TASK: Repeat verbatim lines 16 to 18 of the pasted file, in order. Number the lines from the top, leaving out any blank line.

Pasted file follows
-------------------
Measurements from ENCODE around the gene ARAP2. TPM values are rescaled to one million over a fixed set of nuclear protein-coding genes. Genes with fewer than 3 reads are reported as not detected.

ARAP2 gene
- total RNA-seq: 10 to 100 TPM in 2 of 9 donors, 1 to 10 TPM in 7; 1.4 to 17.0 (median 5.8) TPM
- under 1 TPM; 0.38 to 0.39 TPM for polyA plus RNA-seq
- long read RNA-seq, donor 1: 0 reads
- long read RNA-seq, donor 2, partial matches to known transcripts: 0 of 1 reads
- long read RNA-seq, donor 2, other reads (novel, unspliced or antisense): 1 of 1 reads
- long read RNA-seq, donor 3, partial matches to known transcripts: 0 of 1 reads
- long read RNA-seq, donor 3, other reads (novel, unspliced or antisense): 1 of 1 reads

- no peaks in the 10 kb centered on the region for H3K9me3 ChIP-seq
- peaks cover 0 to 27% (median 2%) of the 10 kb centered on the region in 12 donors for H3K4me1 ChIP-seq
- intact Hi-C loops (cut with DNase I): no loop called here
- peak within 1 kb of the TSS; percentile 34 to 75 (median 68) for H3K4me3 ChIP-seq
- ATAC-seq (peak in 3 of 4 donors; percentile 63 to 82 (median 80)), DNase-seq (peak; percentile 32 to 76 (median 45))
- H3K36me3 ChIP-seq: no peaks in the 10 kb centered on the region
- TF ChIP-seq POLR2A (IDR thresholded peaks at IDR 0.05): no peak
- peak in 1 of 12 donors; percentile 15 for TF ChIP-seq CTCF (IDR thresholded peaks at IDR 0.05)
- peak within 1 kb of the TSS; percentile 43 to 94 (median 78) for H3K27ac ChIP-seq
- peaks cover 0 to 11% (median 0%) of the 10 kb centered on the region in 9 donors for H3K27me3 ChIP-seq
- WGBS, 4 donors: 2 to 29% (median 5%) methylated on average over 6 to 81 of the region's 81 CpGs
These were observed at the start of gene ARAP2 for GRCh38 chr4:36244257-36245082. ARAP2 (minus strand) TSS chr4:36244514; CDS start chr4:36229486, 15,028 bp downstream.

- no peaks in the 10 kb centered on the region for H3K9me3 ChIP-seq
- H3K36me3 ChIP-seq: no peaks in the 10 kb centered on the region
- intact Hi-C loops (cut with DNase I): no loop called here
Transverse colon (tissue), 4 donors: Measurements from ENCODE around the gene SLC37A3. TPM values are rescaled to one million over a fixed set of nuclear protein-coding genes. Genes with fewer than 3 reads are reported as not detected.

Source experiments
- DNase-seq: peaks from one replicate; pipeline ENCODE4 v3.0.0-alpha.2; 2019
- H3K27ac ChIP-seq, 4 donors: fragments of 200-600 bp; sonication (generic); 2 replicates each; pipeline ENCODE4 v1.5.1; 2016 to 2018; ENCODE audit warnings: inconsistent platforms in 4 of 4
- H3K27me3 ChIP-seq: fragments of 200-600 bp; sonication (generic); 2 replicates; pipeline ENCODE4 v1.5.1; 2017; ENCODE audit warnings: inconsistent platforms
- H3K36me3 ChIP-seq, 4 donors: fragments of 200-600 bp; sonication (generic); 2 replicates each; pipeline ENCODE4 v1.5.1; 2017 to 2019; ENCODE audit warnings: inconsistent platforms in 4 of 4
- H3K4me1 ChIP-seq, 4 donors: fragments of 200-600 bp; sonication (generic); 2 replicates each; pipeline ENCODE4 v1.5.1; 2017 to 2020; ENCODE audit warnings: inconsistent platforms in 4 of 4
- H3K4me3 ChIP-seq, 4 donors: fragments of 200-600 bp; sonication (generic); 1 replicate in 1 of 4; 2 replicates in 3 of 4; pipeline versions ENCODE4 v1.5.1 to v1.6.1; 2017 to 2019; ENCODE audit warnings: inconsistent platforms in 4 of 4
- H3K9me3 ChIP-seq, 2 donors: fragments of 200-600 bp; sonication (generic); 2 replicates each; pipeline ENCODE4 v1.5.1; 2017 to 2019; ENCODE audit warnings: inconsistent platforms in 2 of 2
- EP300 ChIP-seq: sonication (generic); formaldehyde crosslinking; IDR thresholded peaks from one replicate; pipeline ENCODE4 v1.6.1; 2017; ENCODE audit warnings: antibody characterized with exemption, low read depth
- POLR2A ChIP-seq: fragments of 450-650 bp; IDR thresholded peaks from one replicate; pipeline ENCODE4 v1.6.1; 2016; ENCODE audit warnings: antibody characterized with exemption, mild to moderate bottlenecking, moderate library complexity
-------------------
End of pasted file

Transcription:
- TF ChIP-seq POLR2A (IDR thresholded peaks at IDR 0.05): no peak
- peak in 1 of 12 donors; percentile 15 for TF ChIP-seq CTCF (IDR thresholded peaks at IDR 0.05)
- peak within 1 kb of the TSS; percentile 43 to 94 (median 78) for H3K27ac ChIP-seq